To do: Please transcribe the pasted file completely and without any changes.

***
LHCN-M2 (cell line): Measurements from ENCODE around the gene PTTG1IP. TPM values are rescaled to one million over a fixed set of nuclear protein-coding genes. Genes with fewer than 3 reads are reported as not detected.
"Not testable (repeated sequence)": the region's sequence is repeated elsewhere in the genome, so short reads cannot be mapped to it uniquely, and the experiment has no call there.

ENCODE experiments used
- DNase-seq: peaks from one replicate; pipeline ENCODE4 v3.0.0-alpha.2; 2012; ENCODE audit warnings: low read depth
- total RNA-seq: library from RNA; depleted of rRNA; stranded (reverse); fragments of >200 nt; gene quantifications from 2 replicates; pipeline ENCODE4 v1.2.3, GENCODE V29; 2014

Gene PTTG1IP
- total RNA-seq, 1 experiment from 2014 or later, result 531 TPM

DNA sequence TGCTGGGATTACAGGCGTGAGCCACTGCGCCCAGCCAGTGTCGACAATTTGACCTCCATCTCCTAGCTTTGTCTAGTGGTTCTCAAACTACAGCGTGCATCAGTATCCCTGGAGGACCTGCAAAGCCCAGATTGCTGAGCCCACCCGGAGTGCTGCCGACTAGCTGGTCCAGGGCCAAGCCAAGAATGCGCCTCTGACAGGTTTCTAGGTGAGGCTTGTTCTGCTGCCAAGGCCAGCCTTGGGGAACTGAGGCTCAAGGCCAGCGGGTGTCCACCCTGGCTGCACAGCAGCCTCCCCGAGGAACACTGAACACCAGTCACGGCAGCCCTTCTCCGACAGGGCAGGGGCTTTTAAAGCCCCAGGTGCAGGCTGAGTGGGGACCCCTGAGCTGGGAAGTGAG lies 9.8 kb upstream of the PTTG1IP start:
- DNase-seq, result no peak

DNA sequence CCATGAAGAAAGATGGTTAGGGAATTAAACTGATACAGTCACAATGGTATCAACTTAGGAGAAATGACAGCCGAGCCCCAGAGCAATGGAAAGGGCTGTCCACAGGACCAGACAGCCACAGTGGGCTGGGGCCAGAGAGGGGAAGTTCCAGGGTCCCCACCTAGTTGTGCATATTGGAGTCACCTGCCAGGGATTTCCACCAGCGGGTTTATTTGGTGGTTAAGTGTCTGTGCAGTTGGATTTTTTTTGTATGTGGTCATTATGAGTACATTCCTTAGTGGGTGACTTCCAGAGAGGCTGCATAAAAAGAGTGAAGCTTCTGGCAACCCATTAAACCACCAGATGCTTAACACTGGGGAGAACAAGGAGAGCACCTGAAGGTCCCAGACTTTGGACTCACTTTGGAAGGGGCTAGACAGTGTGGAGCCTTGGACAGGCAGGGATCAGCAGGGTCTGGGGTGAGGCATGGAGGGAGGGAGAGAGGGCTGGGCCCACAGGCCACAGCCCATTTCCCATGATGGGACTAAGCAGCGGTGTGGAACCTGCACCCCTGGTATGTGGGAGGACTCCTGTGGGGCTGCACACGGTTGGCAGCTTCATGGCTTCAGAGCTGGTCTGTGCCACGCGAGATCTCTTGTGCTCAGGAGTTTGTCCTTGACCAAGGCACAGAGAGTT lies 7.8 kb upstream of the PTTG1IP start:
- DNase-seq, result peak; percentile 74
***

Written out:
LHCN-M2 (cell line): Measurements from ENCODE around the gene PTTG1IP. TPM values are rescaled to one million over a fixed set of nuclear protein-coding genes. Genes with fewer than 3 reads are reported as not detected.
"Not testable (repeated sequence)": the region's sequence is repeated elsewhere in the genome, so short reads cannot be mapped to it uniquely, and the experiment has no call there.

ENCODE experiments used
- DNase-seq: peaks from one replicate; pipeline ENCODE4 v3.0.0-alpha.2; 2012; ENCODE audit warnings: low read depth
- total RNA-seq: library from RNA; depleted of rRNA; stranded (reverse); fragments of >200 nt; gene quantifications from 2 replicates; pipeline ENCODE4 v1.2.3, GENCODE V29; 2014

Gene PTTG1IP
- total RNA-seq, 1 experiment from 2014 or later, result 531 TPM

DNA sequence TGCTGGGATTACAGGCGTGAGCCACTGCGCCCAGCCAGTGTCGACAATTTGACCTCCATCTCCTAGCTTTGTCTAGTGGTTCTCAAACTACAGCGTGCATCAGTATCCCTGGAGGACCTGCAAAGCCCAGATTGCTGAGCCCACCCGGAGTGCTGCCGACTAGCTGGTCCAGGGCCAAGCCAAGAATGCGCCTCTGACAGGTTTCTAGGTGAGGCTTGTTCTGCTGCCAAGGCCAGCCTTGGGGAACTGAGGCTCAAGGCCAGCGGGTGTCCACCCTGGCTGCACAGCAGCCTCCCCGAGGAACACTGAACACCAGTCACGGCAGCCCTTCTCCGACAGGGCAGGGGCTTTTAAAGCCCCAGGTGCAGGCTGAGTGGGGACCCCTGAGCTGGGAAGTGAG lies 9.8 kb upstream of the PTTG1IP start:
- DNase-seq, result no peak

DNA sequence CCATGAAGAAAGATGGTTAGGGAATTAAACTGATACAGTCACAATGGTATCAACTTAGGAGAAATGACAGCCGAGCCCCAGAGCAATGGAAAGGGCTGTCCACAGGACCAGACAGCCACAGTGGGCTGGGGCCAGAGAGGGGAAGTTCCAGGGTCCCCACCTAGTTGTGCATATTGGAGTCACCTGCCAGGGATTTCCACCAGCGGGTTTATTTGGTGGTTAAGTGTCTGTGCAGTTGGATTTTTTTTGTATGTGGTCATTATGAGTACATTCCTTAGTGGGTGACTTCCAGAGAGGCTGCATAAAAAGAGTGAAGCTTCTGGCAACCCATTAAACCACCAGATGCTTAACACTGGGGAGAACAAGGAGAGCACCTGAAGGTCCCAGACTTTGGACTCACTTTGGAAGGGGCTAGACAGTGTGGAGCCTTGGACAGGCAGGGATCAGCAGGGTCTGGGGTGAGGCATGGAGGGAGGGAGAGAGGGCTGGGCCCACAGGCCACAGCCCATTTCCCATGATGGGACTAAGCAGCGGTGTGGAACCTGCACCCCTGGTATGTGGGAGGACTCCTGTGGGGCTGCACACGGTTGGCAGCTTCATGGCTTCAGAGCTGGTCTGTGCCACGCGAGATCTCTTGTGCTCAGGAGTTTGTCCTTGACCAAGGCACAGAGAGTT lies 7.8 kb upstream of the PTTG1IP start:
- DNase-seq, result peak; percentile 74